“For far too many individuals across our state, their addiction is a primary driver of destructive behavior that puts them into contact with the criminal justice system,” Commissioner Coupe said. “Increasing the number of treatment facilities in the community will ensure those who return to the community from a period of supervision by our department will have an opportunity to continue to participate in the addiction-related treatment they need to stay clean and sober, break their cycle of criminal behavior, and support their successful reentry to society.”

Mike Barbieri, the new director of DHSS’ Division of Substance Abuse and Mental Health (DSAMH), detailed the priorities for the remainder of the $4.45 million in new funding. It would allow DSAMH to:

  • Expand the capacity of residential treatment programs throughout the state by opening new programs statewide. This will be done by reconfiguring the existing program at Delaware City and opening three 16-bed units across the state. When the changes are completed, the number of residential treatment beds is expected to increase from 78 to 95. ($800,000)
  • Double the number of sober living residential beds statewide from 60 to 120, allowing more individuals who are in the early stages of recovery to live in safe and secure housing that is free from drugs and alcohol. ($935,000)
  • Double the number of residential treatment beds across the state from 16 to 32 for young people age 18 to 25 who are beginning their recoveries from addiction to heroin or other opiates. ($1.15 million)
  • Fund start-up costs for residential treatment programs. ($815,000 in one-time funds)


Governor Announces Expansion of Addiction Treatment Services

Downstate detox center, increase in individualized treatment services, and informational website part of Statewide efforts

Wilmington, DE – Building on ongoing efforts to address the addiction epidemic in Delaware and the growing need of drug treatment services statewide, Governor Markell today unveiled efforts to expand addiction treatment services and support for Delawareans impacted by addiction.AddictionTreatmentPlan

“Across our state, too many of our neighbors and their family members are impacted by their loved one’s addiction to heroin, prescription drugs, alcohol or other substances,” said Governor Markell. “We must remain committed to opening the doors to addiction treatment because people deserve the opportunity to reach their full potential, free from the pain that addiction brings.”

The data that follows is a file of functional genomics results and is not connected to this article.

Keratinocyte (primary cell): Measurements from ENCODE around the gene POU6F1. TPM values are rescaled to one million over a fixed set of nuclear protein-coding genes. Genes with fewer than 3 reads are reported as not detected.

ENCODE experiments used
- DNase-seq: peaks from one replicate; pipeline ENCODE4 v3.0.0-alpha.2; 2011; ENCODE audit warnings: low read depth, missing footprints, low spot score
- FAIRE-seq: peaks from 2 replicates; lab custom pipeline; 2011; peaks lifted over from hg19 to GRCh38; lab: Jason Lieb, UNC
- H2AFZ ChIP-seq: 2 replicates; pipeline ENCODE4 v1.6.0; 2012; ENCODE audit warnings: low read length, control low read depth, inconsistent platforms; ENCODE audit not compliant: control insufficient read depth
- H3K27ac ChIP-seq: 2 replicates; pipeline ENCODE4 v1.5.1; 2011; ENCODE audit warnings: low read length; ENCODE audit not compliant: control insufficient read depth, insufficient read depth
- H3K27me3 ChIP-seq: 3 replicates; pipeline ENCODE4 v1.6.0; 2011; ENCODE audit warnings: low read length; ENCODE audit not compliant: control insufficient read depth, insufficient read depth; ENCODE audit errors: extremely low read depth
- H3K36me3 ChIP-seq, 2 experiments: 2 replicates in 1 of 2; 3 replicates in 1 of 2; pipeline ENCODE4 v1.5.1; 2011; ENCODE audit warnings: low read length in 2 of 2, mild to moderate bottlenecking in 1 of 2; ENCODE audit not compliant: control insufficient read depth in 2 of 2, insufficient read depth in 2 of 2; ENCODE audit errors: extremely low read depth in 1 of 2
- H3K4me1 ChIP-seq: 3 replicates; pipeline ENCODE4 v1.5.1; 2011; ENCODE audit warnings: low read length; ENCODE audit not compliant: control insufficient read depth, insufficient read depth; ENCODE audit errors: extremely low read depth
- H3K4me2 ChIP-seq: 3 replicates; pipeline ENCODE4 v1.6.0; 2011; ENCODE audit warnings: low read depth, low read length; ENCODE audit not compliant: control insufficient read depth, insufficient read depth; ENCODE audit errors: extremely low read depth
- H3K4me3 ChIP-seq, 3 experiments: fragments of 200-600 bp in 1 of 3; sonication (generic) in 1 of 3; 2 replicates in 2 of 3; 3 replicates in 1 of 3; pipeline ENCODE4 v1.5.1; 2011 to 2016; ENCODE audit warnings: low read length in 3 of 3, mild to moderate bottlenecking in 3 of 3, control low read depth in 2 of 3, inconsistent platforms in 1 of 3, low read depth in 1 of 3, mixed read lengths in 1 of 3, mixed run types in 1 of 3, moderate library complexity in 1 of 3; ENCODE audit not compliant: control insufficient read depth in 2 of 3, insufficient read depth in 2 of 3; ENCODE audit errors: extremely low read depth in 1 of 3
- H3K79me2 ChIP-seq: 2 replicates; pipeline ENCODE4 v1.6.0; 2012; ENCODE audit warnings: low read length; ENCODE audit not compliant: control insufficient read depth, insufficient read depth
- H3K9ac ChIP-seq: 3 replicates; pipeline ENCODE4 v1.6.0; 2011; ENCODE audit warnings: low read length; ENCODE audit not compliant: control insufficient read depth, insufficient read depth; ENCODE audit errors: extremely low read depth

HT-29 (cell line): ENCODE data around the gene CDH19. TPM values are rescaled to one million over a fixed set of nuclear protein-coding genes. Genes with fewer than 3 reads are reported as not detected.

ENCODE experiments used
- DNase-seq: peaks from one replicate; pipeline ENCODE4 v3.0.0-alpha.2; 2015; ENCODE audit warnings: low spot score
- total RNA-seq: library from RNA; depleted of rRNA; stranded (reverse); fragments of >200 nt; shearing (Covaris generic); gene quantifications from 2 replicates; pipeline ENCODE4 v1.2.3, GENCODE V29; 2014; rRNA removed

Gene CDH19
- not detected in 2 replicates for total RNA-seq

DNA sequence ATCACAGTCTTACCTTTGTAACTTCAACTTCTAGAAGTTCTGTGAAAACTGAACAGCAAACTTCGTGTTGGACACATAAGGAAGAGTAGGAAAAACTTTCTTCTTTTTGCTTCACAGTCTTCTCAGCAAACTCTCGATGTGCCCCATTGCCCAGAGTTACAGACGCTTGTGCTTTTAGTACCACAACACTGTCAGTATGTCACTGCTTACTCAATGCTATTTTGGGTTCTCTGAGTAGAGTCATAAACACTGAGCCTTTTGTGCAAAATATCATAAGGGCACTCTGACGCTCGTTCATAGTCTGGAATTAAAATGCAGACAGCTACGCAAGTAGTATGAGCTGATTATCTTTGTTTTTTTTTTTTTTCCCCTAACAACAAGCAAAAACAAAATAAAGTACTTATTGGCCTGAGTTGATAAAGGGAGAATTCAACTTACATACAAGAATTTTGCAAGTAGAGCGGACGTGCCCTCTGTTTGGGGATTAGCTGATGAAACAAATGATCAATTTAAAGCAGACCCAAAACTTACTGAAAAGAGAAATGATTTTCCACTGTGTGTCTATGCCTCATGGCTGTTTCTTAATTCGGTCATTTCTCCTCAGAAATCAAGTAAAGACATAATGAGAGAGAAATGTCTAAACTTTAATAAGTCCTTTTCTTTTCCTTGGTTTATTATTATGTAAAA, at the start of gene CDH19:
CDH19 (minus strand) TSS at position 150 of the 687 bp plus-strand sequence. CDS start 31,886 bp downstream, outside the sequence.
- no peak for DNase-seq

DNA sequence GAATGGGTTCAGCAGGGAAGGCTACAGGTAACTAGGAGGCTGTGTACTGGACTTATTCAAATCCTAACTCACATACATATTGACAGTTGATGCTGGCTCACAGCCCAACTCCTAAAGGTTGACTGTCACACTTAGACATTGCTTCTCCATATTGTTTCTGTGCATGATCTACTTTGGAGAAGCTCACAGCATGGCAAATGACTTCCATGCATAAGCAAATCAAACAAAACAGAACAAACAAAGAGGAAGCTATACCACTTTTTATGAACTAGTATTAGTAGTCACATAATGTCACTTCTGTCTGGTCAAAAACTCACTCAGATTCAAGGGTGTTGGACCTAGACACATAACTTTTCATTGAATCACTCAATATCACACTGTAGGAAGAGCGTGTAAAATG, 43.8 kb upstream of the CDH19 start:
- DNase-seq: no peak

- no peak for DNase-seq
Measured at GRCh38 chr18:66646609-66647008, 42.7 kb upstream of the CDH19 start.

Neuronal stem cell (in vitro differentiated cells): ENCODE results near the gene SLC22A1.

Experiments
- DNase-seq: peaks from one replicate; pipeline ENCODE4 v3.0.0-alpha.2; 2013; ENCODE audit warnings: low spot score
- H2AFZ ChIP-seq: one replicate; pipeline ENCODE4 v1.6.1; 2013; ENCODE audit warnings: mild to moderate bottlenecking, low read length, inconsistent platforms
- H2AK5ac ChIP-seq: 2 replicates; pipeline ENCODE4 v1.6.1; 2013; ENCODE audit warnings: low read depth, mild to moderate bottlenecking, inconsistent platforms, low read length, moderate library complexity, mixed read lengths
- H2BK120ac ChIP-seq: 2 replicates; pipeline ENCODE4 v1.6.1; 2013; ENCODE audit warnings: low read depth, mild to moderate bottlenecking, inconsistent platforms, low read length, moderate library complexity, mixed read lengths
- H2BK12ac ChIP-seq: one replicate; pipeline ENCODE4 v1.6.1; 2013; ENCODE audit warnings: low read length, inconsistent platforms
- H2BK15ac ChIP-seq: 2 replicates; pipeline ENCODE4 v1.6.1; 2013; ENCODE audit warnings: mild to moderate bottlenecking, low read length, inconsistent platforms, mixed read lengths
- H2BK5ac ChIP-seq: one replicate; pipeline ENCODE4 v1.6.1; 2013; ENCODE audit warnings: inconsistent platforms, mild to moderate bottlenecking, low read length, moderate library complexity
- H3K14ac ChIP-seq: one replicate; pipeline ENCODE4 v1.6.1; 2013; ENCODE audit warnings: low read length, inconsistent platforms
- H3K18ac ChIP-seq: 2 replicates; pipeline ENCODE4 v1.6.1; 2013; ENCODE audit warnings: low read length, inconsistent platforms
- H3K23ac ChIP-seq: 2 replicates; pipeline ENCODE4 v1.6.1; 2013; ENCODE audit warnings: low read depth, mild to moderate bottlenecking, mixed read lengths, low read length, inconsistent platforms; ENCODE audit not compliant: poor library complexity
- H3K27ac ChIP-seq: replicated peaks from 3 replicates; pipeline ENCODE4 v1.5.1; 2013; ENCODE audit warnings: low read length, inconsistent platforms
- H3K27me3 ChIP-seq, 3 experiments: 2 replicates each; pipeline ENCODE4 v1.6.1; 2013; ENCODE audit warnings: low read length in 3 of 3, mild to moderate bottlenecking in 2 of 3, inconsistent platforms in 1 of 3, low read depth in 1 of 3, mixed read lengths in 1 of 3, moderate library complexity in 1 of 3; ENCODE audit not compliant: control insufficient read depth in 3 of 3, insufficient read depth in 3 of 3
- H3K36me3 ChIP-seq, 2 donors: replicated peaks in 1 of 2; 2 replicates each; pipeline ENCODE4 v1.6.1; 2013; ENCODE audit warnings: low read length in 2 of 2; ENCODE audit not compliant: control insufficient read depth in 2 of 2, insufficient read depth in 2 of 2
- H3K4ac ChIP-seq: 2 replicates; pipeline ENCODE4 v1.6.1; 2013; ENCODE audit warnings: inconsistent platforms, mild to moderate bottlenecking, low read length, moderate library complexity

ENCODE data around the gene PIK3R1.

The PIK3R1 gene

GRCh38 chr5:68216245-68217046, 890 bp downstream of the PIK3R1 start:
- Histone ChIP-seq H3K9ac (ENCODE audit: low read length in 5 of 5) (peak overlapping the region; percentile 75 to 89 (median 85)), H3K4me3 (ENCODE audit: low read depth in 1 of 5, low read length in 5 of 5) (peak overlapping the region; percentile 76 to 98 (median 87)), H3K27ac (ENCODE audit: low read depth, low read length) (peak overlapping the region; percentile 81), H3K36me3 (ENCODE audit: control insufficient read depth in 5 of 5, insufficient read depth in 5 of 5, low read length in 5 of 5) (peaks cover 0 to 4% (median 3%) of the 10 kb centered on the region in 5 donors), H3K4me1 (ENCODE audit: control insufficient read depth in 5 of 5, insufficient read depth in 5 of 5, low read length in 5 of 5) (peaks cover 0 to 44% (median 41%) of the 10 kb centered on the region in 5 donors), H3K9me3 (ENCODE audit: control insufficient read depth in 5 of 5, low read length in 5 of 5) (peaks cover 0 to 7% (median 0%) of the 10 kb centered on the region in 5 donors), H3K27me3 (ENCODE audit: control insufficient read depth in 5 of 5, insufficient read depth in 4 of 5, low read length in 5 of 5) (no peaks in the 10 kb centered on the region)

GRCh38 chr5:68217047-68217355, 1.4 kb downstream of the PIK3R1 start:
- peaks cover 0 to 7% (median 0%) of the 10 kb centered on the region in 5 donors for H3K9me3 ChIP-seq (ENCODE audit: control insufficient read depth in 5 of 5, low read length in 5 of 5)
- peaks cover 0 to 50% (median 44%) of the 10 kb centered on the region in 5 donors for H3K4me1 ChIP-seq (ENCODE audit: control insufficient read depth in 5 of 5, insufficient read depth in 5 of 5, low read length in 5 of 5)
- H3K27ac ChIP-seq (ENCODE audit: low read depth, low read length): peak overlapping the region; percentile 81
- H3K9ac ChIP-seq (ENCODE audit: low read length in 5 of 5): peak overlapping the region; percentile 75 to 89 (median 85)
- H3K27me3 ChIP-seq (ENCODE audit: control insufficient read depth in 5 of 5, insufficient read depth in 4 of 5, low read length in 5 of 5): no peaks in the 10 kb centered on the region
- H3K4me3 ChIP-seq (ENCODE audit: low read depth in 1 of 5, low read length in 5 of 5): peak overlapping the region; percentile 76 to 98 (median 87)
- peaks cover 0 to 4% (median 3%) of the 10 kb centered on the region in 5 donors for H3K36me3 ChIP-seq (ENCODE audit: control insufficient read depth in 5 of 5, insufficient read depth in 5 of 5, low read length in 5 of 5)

Part of the efforts unveiled include establishing a new withdrawal management treatment center in Sussex County to serve individuals who live downstate. Currently, the State operates one detox center, NET Kirkwood Detoxification Center, in New Castle County. In addition, the State plans to offer more individualized treatment services at both locations through variable lengths of stay and increased supervision for those who require intense monitoring.

Funding for the new facility, which totals $950,000, is part of the $1 million that was approved by the General Assembly for FY15 to address gaps in the State’s drug treatment services after the Governor called for additional resources in his State of the State address. The other $50,000 of those funds will allow the Delaware Division of Public Health to work closely with Delaware school nurses to expand the “Smart Moves, Smart Choices” prescription drug abuse education and prevention campaign statewide.

“Above all else, we will achieve our greatest success if we can educate and prevent substance use among our young people,” said Governor Markell.AddictionTreatmentPlan

Recognizing the importance of education and prevention in addressing the addiction epidemic, the State also launched, an information website that puts an emphasis on prevention, treatment and recovery; and announced the launch of a public awareness campaign that will support the website and focus on reducing the stigma associated with addiction.

The Governor also expressed his gratitude to Members of the General Assembly, including Senators Margaret Rose Henry and Bethany Hall-Long, as well as Representatives Mike Barbieri, Helene Kelley and Michael Mulrooney, who have worked with the Department of Health and Social Services (DHSS), advocates, health care providers and other community leaders to help shape the state’s priorities to address addiction.

Photos from the event